China should ‘keep a clear head’ on nuclear power, concentrate more on Generation-III reactors and keep its new build ambitions for 2020 to around 100 GWe instead of 120 GWe. The advice came from the State Council Research Office (SCRO), which makes independent policy recommendations to the State Council on strategic matters.
* The SCRO was mindful of the 100-fold increase in probabilistic safety brought by Generation-III and that future generations would continue the trend. So do not built too many Gen-II reactors just because we can.
They were only saying to build 100 GWe and not 120 GWe not because 120 GWe could not be done but because China would have too many Gen 2 reactors (CPR1000s)
They also indicated that China would have the technically trained people but should take longer to get the safety culture.
They also want more effort to the AP1000, CAP 1400 and more fuel cycle work.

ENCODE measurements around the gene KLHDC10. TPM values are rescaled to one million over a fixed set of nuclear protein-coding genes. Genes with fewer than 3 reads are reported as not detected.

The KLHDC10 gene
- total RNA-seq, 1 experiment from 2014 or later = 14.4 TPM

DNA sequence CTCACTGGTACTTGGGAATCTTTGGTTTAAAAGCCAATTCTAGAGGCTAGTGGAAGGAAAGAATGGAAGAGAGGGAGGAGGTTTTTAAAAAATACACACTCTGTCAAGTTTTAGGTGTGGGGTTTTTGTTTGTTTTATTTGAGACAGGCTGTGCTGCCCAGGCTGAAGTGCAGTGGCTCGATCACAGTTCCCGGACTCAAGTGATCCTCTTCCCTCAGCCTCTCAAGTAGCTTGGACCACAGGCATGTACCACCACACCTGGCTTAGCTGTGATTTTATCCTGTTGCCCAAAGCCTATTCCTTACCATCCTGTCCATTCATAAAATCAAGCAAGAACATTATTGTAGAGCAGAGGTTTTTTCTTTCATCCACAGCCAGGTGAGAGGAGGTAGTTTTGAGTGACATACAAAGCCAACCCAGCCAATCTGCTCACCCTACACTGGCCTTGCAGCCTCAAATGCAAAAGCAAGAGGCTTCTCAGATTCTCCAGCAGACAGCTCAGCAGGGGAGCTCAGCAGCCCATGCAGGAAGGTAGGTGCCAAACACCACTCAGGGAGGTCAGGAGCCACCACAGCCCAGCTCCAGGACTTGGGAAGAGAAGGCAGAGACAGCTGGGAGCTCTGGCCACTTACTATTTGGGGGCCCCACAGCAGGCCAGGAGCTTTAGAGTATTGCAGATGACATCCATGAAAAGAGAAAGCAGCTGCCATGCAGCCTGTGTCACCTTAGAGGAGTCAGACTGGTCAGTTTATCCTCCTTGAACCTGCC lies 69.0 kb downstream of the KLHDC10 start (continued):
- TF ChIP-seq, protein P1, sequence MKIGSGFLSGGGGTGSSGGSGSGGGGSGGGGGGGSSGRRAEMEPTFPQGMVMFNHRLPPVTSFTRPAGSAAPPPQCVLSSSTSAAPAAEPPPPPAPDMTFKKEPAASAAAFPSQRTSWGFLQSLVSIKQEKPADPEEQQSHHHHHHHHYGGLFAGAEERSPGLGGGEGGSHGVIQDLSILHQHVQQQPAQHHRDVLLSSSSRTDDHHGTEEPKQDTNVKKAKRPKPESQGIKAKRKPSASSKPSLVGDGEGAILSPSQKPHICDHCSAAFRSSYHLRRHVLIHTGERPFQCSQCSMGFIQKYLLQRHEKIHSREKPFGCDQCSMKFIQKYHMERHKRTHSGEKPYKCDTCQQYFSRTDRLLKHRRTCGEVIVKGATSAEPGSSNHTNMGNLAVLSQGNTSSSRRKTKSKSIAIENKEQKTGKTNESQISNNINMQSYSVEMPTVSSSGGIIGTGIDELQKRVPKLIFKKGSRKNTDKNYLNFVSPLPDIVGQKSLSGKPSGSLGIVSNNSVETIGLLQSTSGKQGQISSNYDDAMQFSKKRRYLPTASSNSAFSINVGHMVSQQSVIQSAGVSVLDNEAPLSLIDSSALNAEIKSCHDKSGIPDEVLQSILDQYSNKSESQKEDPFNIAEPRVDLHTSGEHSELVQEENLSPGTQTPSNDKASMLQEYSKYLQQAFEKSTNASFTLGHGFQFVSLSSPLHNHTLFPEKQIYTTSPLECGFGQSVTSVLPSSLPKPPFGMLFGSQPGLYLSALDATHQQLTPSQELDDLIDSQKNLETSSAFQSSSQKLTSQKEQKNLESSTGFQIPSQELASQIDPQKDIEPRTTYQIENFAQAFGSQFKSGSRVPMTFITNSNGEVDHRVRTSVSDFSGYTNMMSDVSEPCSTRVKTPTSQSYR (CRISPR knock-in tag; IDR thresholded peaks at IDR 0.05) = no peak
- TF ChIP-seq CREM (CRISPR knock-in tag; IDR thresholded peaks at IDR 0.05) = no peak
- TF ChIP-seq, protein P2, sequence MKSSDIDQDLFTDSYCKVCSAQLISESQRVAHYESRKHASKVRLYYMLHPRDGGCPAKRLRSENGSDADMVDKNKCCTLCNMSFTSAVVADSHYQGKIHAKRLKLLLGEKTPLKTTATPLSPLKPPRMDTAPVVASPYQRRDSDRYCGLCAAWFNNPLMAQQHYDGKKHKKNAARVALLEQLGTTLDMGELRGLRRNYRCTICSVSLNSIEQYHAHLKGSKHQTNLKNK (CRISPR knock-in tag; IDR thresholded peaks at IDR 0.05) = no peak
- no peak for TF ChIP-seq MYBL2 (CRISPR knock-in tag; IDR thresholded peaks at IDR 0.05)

There is no constraint on steel and concrete because China builds the coal plants of the same size and similar amounts of steel and concrete and land and completes 1 per week.
There are some supply chain issues but only on some of the Gen III / Gen 3.5 reactors components.
SCRO does not look at the factory mass produced pebble beds but those will not be moving the needle much in this decade.
Six recommendations –
1. Aim for 100 GWe total nuclear capacity in 2020 and not 120 GWe
2. Concentrate on domestic AP1000 construction’ followed by the proposed CAP-1400 derivative. (less CPR-1000s – gen II based on french EPR 900)
3. Quality of nuclear components made in China must be enhanced and stabilised to ‘break the bottleneck’ in the supply chain.
4. Personnel training has to be strengthened with the establishment of a ‘complete nuclear engineering education system.’ While staff can be technically trained in four to eight years, ‘safety culture takes longer.’
5. The NNSA should be an entity directly under the State Council Bureau, making it an independent regulatory body with authority.’
6. Improve China’s fuel cycle capabilities by ‘deepening the reform of the nuclear fuel system and the establishment of an independent nuclear fuel enterprise group.’ China should ‘strive over the next five to ten years in the development of uranium resources, uranium enrichment, fuel fabrication and spent fuel reprocessing.’
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